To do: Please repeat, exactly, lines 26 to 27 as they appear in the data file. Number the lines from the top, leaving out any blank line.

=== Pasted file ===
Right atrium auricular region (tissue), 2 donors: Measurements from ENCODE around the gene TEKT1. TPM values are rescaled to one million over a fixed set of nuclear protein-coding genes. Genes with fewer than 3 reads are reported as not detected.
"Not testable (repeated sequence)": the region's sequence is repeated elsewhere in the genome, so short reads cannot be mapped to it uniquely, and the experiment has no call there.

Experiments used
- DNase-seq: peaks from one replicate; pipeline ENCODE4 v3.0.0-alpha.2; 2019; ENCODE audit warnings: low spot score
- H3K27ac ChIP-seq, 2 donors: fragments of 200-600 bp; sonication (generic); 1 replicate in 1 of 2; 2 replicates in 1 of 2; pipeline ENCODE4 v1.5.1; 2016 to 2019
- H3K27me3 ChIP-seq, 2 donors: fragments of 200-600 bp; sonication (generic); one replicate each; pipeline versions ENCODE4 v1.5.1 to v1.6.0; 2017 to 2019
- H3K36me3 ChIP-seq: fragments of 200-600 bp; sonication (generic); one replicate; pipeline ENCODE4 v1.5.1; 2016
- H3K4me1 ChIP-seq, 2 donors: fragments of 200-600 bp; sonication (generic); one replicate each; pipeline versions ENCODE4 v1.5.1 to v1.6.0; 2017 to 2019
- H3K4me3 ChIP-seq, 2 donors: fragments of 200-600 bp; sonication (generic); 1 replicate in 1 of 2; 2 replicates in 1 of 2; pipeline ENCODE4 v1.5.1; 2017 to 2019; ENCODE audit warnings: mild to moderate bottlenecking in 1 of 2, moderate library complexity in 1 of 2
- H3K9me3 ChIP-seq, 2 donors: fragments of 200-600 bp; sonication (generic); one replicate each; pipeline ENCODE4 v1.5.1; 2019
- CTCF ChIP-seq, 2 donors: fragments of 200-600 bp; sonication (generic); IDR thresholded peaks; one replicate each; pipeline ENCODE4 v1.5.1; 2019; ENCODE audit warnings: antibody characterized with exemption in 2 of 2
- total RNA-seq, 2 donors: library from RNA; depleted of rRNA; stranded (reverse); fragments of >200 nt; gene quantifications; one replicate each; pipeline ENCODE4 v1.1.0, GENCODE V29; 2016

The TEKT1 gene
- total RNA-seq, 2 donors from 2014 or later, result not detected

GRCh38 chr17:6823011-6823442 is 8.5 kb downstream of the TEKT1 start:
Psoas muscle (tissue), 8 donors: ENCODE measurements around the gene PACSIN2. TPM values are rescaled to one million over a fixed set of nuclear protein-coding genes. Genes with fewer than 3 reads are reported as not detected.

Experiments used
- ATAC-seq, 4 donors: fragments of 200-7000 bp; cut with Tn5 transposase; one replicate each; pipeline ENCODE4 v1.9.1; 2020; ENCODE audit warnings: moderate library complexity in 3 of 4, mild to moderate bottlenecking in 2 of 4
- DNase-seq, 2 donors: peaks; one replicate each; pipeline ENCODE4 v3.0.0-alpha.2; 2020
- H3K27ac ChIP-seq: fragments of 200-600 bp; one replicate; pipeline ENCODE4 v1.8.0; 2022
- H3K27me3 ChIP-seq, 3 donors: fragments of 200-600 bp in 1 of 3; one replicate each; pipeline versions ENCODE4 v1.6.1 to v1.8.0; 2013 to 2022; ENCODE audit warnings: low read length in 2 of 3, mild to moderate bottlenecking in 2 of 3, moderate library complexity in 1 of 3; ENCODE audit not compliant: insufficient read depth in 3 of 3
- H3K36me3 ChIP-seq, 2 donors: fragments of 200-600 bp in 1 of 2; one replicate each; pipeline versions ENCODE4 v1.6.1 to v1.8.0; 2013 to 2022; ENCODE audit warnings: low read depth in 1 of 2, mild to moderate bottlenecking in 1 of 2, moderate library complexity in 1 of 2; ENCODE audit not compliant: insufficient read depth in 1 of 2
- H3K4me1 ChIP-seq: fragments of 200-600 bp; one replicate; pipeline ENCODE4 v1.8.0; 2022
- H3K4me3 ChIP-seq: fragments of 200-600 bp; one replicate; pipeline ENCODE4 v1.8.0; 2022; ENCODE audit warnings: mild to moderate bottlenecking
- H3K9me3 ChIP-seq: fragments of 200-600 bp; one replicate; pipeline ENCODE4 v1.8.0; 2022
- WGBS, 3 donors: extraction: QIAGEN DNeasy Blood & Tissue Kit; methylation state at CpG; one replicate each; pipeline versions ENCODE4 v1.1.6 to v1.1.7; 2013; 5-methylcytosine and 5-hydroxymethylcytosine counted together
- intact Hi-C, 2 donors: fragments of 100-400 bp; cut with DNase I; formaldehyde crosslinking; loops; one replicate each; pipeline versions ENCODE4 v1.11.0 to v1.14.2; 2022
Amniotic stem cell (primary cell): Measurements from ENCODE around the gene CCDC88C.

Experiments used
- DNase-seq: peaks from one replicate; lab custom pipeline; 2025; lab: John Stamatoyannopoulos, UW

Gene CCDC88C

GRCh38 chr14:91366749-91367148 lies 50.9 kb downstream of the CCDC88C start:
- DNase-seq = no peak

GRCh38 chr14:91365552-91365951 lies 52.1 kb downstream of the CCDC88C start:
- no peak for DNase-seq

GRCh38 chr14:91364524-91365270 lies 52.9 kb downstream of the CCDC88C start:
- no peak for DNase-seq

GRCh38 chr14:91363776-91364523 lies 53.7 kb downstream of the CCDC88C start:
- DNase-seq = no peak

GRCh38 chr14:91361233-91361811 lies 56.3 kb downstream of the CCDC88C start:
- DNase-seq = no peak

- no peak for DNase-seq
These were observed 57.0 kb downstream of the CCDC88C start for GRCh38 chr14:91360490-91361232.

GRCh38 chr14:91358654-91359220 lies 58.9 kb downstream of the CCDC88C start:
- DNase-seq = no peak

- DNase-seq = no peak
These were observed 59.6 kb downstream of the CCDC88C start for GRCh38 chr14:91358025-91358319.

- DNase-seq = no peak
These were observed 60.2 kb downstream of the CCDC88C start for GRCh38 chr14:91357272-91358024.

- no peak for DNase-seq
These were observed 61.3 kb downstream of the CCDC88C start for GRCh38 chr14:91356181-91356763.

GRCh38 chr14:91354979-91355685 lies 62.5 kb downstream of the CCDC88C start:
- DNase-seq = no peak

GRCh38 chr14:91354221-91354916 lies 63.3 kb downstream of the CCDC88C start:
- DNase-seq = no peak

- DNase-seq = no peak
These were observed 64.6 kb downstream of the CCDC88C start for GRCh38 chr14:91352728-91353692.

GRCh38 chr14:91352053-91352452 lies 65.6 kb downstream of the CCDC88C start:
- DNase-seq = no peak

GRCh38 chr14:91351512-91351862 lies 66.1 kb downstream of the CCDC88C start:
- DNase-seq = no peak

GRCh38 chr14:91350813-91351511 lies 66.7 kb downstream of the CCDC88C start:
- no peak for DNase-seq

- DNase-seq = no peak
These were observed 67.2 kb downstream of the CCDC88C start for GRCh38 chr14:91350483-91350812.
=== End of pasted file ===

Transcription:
- WGBS, 3 donors: extraction: QIAGEN DNeasy Blood & Tissue Kit; methylation state at CpG; one replicate each; pipeline versions ENCODE4 v1.1.6 to v1.1.7; 2013; 5-methylcytosine and 5-hydroxymethylcytosine counted together
- intact Hi-C, 2 donors: fragments of 100-400 bp; cut with DNase I; formaldehyde crosslinking; loops; one replicate each; pipeline versions ENCODE4 v1.11.0 to v1.14.2; 2022